In some cases you may also need vaccinations which is why consulting your doctor, midwife, or gynecologist is essential before you travel.
Does your insurance cover provide coverage when traveling during pregnancy?
Having travel and health insurance is just as important when you are pregnant, if not more so. If you already have travel insurance before you get pregnant, then you may not be covered for trip cancellations or any additional costs that might incur due to a pregnancy complication. For that reason, it’s important to look up your coverage and understand exactly what you are getting.
If this provider is not covering your pregnancy then you may need to reconsider and choose one that provides that additional support. Sometimes insurance providers will provide some support and reimbursement if you become pregnant and need to cancel your flight.
Looking for travel insurance close to your travel date when you are pregnant can be difficult as many providers will consider you a high-risk traveler, the closer you get to 36 weeks or even when you get to the 26-week mark. If you are planning travel while you are pregnant ensure your provider covers you for any unexpected costs or cancellations.
Can you fly pregnant with pre-existing medical conditions?
Some medical conditions may not increase the health risks of your pregnancy when flying. However, other conditions may increase your risk of miscarriage or complications that can be heightened during air travel. These risks can be worsened for long-haul flights and further along in the pregnancy.
If you have a pre-existing medical condition and want to fly when pregnant then you are best to consult your doctor to discuss your options.
What are the risks of flying while pregnant?
There are a few risks to flying pregnant when flying later in the pregnancy and on long-haul flights. During the first trimester, there is a risk of increased nausea and motion sickness but otherwise, the risks at this time are relatively low. A study has shown that there is an increased risk of blood clots for pregnant individuals when flying. This research showed that wearing compression stockings can reduce the risk of Deep Vein Thrombosis (DVT) .
It’s also important to consider where you are going and if this will have an impact on your health. Research has shown that pregnant women are at a higher risk of becoming severely infected with malaria than nonpregnant women . If you are traveling to an area with a risk of malaria, then you may want to reconsider.
Contracting a severe infection from malaria could have an adverse effect on your pregnancy including miscarriage, preterm birth, stillbirth, infection, and maternal death. It’s important to research the risks of malaria in the location you may be traveling to and consult your doctor as well as take preventative actions from being bitten.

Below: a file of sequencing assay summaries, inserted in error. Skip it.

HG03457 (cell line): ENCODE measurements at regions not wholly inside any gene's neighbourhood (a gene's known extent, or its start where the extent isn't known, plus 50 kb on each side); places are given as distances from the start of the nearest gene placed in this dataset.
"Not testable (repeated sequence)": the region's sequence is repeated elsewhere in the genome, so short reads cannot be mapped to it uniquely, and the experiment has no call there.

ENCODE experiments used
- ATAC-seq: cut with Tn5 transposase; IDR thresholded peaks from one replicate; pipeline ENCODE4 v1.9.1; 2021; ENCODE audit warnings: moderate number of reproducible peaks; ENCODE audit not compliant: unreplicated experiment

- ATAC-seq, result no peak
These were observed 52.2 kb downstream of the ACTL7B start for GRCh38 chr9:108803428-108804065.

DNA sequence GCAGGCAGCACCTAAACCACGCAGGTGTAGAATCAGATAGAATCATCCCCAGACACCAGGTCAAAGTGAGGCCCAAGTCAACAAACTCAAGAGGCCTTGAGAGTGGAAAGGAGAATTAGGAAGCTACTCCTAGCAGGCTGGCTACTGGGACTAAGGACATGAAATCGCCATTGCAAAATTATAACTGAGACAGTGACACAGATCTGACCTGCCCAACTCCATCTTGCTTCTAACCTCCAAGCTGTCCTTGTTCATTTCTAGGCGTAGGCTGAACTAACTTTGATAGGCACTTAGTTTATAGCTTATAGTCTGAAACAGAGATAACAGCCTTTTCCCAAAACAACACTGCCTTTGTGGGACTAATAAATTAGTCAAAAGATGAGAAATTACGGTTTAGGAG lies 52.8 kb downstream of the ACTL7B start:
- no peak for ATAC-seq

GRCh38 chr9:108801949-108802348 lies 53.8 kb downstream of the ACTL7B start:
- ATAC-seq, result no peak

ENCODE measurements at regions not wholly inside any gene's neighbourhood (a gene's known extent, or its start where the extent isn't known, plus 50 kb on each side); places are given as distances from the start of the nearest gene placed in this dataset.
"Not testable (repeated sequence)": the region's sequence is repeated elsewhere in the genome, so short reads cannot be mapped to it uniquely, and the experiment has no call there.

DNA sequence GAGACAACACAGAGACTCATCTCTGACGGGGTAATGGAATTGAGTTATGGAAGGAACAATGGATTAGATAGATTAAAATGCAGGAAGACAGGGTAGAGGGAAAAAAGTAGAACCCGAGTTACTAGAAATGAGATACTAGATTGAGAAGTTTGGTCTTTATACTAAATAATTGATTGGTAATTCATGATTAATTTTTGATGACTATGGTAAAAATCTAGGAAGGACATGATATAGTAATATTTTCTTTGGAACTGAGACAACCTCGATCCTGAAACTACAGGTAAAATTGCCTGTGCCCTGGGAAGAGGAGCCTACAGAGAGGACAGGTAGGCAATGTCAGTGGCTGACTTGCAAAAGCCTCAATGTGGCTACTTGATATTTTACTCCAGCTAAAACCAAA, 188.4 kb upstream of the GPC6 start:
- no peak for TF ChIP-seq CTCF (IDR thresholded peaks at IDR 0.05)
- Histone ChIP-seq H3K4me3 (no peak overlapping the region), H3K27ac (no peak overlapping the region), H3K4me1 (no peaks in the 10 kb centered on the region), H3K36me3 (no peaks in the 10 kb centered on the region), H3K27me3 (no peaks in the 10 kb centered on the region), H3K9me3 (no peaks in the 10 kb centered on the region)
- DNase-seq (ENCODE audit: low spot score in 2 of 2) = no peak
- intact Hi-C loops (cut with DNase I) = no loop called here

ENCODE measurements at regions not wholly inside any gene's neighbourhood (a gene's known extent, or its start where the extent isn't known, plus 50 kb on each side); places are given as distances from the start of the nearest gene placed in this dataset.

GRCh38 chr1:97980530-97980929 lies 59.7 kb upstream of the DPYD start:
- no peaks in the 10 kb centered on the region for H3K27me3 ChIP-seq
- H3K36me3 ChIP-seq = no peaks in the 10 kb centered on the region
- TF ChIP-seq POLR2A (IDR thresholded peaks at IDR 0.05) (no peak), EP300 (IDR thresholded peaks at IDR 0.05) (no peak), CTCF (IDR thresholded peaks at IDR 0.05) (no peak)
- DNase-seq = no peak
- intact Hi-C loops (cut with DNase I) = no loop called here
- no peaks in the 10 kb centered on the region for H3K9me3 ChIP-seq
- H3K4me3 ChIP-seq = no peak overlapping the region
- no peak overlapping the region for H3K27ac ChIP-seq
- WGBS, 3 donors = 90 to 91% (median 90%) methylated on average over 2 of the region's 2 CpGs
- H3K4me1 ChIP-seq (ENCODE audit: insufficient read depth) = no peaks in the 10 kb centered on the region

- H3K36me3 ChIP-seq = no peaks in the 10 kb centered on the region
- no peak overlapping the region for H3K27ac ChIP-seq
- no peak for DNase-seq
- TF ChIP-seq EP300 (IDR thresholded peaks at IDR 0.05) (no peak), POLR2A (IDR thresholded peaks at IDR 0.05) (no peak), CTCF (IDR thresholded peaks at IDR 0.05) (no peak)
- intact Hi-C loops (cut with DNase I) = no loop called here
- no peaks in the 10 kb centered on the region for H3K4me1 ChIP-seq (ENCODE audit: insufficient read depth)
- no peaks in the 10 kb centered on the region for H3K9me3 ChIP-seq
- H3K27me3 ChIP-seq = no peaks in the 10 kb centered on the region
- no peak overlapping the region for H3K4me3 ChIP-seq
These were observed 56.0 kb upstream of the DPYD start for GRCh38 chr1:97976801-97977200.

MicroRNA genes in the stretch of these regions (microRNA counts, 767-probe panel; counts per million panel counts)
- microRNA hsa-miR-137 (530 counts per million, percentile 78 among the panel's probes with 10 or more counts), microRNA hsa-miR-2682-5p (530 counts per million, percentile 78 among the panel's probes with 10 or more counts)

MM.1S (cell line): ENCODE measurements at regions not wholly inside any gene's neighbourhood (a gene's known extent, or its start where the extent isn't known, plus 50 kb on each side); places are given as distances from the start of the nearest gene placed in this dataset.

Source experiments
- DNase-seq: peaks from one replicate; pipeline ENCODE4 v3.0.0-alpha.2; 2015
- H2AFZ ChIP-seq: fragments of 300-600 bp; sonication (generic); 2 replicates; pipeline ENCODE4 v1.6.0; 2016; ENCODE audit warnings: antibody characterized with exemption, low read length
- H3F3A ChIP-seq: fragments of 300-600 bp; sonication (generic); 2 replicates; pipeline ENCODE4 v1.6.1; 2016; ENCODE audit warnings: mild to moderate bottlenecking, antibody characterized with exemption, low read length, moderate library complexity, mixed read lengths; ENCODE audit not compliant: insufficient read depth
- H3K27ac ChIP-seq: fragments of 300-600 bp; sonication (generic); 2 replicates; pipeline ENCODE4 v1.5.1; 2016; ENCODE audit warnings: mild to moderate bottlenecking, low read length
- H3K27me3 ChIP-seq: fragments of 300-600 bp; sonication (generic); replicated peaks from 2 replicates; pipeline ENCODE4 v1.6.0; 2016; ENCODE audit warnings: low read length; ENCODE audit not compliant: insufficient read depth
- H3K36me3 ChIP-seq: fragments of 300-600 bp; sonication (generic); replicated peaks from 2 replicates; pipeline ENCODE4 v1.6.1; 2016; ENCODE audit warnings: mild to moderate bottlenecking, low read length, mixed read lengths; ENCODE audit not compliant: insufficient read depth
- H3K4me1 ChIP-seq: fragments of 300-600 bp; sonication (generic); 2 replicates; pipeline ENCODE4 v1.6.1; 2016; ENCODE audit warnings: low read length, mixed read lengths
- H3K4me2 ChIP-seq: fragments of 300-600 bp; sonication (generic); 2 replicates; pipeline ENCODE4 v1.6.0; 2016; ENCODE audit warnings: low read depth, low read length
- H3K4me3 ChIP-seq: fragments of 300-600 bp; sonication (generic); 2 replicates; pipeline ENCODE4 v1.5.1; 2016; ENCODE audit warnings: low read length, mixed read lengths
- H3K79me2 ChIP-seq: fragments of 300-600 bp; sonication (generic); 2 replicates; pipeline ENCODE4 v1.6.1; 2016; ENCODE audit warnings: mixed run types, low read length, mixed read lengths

Pregnant women may have more risks of flying if they have any pre-existing medical conditions such as high blood pressure, heart conditions or diabetes. For that reason, pregnant individuals should consult their healthcare provider to fully understand their individual risks.
What can be done to reduce the risks of flying when pregnant?
For any flights, particularly long-haul flights, pregnant passengers should wear compression socks and do plenty of walking down the airplane aisles every half hour to improve circulation and blood flow. ACOG Committee further suggests avoiding wearing constrictive clothing, wear comfortable shoes, hydrating by drinking plenty of water every half hour, and reducing caffeine and alcohol intake to reduce the risk of DVT and prevent blood clots .
Flying Pregnant is Considered Safe
Flying in your second trimester is one of the best ways to reduce the risks from flying as this is considered the safest time to fly. Avoiding taking long-distance travel during pregnancy can help reduce any travel-related risks. Opt for short domestic travel during pregnancy to minimize all risks.
Research has shown that it is generally safe to fly while pregnant until 36 weeks, as long as the individual is generally healthy with no pre-existing medical conditions. During the first trimester, there is an increased risk of miscarriage and complications but this is not heightened by flying. Air travel at this time may result in increased nausea and general sickness. Travel in the second trimester is highly regarded as the best time as the general pregnancy complication risks are at their lowest and it’s usually the most comfortable time in the pregnancy. As you approach the third trimester near the 26-week mark, you may not be able to board long-haul flights, and at the 36-week mark, you will not be able to travel on any flights. Medical conditions may make flying riskier to some pregnant women so it is advisable to seek out medical advice as to whether flying is safe for you or not.
 Freeman et al; Does air travel affect pregnancy outcome? Archives of Gynecology and Obstetrics (2004)
 Irgens et al; Pregnancy Outcome Among Offspring of Airline Pilots and Cabin Attendants; Scand J Work Environ Health (2003)
 Chibber et al; Adverse Outcome of Pregnancy Following Air Travel; A Myth of a Concern? Aust N Z J Obstet Gynaecol (2006)
 ACOG Committee Opinion. Air Travel During Pregnancy. Int J Gynaecol Obstet (2002)
 Belcaro et al; Venous Thromboembolism from Air Travel; The LONFLIT Study. Angiology (2001)
 Ruth E Lagerberg; Malaria in Pregnancy: A Literature Review. J Midwifery Womens Health (2008)
 ACOG Committee Opinion No.746: Air Travel During Pregnancy. Obstet Gynecol (2018)